Skip to main content

Veterans Day 2022. . .



My late maternal grandfather, David Lewis Stokes from Lexington, North Carolina.  He was drafted/conscripted very quickly after the Japanese attack on Pearl Harbor in December 1941 and spent the war years as first an anti-aircraft gunner guarding the Dutch refineries at Curacao, then glider infantry, and later a paratrooper in France. 

As an interesting aside, the unit in which he first served had been a Pennsylvania National Guard unit, in which many of the men, privately at least, still spoke Pennsylvania German. having grown up at a time and in homes where that was usual in the southeastern and central parts of the state.  

Kind of a strange irony in that, given the combatants in 1939-45, but there were certainly also other large pockets of German speakers  here in the U.S. too, the Chicago, Milwaukee, and Saint Louis areas among others for example.  Indeed, one of my grandfather's aunts, Aunt Maggie (Margarethe) still spoke German at home to the children in rural North Carolina during the 1920s and 30s according to family lore shared with me as a child.  I think the war finally put a stop to that however.

But I digress.

How Granddaddy, his two brothers (Uncle Jack and Uncle Baxter), and three brothers-in-law (Uncle Syd, Uncle Bob, and Uncle Charlie) all managed to survive and return home relatively unscathed to lead productive lives, I'll never know.  They certainly endured various hardships (for want of a better term) that go with being military personnel in wartime.  

I knew them well and and miss them all.  They answered the call without complaint and carried out things I cannot even fathom doing myself.  The greatest generation indeed.

-- Stokes


Popular posts from this blog

Comfortable Rules for Games of Glossy Toy Soldiers in the Old Style. . .

  Introduction A Tangled Mass is a game of toy soldiers in the old style, set more or less in the middle part of the 18 th century.   Our miniature forces are colorful and, we hope, glossy.  Although the latter, like so much else, is up to the discretion of the players.   But it is the modeling, brushwork, and unit organization of hobby greats like Gilder, Mason, and Robinson that provide our visual touchstone and continue to inform "the look of the thing" even now. Tabletop armies in A Tangled Mass can be historic, semi-historic, or whimsically fictitious, but the more flags and mounted officers, the better.  Formations, while bearing some resemblance to their historic precedents, are generic: column, line, or extended order for lighter types.   Squares, while possible, are less common than during all of that later Napoleonic madness with its guillotines and Spanish ulcers.  And we'll simply choose not to mention patent leather dancing pumps, or that unseemly bedr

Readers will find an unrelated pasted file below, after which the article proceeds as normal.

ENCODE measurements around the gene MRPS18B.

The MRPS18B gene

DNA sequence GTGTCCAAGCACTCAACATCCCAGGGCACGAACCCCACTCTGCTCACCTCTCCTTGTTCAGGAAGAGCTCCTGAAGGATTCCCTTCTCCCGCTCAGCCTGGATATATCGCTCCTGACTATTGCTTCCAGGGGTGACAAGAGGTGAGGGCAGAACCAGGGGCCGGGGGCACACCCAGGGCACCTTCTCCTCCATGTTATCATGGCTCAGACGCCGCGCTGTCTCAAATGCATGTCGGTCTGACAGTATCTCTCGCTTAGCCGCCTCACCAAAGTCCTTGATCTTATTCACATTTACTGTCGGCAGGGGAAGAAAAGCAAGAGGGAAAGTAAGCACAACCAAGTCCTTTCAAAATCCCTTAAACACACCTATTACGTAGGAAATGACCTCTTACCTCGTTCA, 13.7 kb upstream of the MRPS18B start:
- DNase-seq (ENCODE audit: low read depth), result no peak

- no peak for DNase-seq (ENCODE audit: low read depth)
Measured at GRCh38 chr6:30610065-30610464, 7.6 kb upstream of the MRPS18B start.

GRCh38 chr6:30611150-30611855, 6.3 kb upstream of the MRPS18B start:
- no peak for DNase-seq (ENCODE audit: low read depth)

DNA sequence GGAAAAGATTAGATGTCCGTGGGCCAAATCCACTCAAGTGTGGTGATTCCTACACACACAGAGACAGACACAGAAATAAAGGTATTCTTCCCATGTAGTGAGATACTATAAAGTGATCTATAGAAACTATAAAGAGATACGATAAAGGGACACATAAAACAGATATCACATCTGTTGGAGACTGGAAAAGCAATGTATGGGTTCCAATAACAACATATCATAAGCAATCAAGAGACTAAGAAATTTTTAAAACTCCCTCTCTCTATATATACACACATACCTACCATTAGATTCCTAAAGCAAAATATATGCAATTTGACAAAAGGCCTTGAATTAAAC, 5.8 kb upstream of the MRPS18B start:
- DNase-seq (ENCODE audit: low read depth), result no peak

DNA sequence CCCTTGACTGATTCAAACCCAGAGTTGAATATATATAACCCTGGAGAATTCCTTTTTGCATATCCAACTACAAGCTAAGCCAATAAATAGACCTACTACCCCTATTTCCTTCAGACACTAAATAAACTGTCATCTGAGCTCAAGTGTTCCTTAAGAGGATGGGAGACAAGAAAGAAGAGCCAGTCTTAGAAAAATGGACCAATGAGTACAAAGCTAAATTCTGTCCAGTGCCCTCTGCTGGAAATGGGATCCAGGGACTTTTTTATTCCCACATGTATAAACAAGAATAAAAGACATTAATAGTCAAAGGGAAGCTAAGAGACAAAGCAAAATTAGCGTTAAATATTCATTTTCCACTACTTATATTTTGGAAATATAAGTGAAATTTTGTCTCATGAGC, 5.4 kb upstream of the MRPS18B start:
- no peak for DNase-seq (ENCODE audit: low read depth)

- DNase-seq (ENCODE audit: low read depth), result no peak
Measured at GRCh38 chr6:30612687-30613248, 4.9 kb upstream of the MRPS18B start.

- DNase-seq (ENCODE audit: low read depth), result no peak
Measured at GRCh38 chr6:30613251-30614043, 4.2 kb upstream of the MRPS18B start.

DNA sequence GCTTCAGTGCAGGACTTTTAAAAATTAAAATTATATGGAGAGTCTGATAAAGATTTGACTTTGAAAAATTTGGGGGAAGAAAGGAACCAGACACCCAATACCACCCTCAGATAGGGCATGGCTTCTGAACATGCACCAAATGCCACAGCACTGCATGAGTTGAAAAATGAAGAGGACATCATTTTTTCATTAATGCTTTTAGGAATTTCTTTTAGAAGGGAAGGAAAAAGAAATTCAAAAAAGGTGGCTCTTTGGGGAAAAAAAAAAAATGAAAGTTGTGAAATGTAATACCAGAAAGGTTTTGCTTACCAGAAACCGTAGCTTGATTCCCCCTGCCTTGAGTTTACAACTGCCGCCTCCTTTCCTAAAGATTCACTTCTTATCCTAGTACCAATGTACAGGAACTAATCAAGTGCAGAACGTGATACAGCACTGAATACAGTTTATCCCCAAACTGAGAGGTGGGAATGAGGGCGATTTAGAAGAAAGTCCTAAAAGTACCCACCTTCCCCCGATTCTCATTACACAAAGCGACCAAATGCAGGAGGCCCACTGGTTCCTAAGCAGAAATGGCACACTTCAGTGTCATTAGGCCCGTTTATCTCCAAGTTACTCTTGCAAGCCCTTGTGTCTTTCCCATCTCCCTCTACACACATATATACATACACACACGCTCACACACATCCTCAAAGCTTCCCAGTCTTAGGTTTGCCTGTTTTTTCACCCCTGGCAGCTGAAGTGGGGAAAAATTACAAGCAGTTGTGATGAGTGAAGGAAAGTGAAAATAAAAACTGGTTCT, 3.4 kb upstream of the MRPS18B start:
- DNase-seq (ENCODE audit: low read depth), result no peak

Prussian 3rd Garrison Regt. Update. . .

  Still a few small things to do, including apply fleshtone to a left hand on an officer that I somehow missed at some point plus lace on the drummers and officers , but we're very close to the glossing stage. L ots of painstaking work to clean up edges, highlight folds, and touch up various bits and pieces the last few evenings.  My trusty little Sony Cybershot, I fear, has gone to that big electronics place in the sky and no longer seems to be working.  Well, I've had it since 2013, and small electronics don't last forever, so I cannot complain.   With that little hiccup in mind, I snapped today's shot with my iPhone, brightened, and cropped it in Fotor before sharing it here.  Again, the blue is not quite so bright in reality, but the auto-improve, or whatever they call it, makes for nice bright photographs in which everything shows up.   Not long before these are done, and The Young Master was suitably please when I asked him to have a look a few minutes ago. -- Sto

A Break in the Radio Silence. . .

  S till plugging away at the 60 or so Wied Infantry currently on the painting bench as and when work and family life permit. Using three different whites for the clothing, shoulder belts, and officers' wigs plus trying some Army Painter quick washes.   My friend and one-time online magazine co-editor Greg Horne (the man behind The Duchy of Alzheim , still one of my blog and hobby touchstones) suggested I give washes a try a month or two ago, and I think he might be onto something.  Admittedly, he suggested the Citadel contrast range, but what I purchased eventually is in that general direction.  I am especially pleased with the Army Painter flesh wash, which picks out the facial details on the Minden figures very nicely.  I've applied it on top of my usual Windsor & Newton alkyd oil fleshtone and then highlighted the brows, bridges of noses, cheeks, chins, lower lips, and knuckles/thumbs the next day with more of the fleshtone.   Suddenly, and with relative ease, my paint